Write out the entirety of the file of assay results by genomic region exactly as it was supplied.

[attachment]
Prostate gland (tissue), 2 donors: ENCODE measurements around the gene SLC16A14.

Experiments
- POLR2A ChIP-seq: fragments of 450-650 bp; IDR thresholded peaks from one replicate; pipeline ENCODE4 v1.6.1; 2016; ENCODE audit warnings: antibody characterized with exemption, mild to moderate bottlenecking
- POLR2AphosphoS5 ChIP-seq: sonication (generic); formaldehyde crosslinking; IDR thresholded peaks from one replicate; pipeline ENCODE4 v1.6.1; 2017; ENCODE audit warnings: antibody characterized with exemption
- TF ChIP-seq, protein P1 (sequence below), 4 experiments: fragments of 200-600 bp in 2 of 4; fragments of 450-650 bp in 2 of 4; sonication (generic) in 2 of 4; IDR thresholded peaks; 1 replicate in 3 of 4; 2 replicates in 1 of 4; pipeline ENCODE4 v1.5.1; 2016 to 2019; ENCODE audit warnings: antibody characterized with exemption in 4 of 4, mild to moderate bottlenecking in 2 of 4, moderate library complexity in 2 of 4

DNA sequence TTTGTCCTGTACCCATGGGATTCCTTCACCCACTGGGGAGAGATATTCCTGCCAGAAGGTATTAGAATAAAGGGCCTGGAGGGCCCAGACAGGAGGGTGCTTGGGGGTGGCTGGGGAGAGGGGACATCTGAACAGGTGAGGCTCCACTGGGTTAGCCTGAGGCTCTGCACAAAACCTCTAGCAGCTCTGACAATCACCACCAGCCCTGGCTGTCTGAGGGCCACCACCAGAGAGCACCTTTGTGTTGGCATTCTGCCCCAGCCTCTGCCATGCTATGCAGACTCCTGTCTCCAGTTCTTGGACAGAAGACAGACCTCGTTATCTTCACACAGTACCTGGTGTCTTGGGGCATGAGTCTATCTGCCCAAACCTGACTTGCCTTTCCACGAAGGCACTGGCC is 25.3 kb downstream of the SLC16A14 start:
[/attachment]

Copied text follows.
Prostate gland (tissue), 2 donors: ENCODE measurements around the gene SLC16A14.

Experiments
- POLR2A ChIP-seq: fragments of 450-650 bp; IDR thresholded peaks from one replicate; pipeline ENCODE4 v1.6.1; 2016; ENCODE audit warnings: antibody characterized with exemption, mild to moderate bottlenecking
- POLR2AphosphoS5 ChIP-seq: sonication (generic); formaldehyde crosslinking; IDR thresholded peaks from one replicate; pipeline ENCODE4 v1.6.1; 2017; ENCODE audit warnings: antibody characterized with exemption
- TF ChIP-seq, protein P1 (sequence below), 4 experiments: fragments of 200-600 bp in 2 of 4; fragments of 450-650 bp in 2 of 4; sonication (generic) in 2 of 4; IDR thresholded peaks; 1 replicate in 3 of 4; 2 replicates in 1 of 4; pipeline ENCODE4 v1.5.1; 2016 to 2019; ENCODE audit warnings: antibody characterized with exemption in 4 of 4, mild to moderate bottlenecking in 2 of 4, moderate library complexity in 2 of 4

DNA sequence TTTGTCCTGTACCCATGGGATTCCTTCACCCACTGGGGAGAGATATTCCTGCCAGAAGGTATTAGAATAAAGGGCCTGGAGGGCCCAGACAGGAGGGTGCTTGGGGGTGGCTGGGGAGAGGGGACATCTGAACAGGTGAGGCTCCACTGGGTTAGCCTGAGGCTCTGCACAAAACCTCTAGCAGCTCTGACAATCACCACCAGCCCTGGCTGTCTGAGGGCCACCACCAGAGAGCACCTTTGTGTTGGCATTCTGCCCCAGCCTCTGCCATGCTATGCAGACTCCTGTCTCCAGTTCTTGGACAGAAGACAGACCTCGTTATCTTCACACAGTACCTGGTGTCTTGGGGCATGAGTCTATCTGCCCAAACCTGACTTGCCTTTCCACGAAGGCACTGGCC is 25.3 kb downstream of the SLC16A14 start: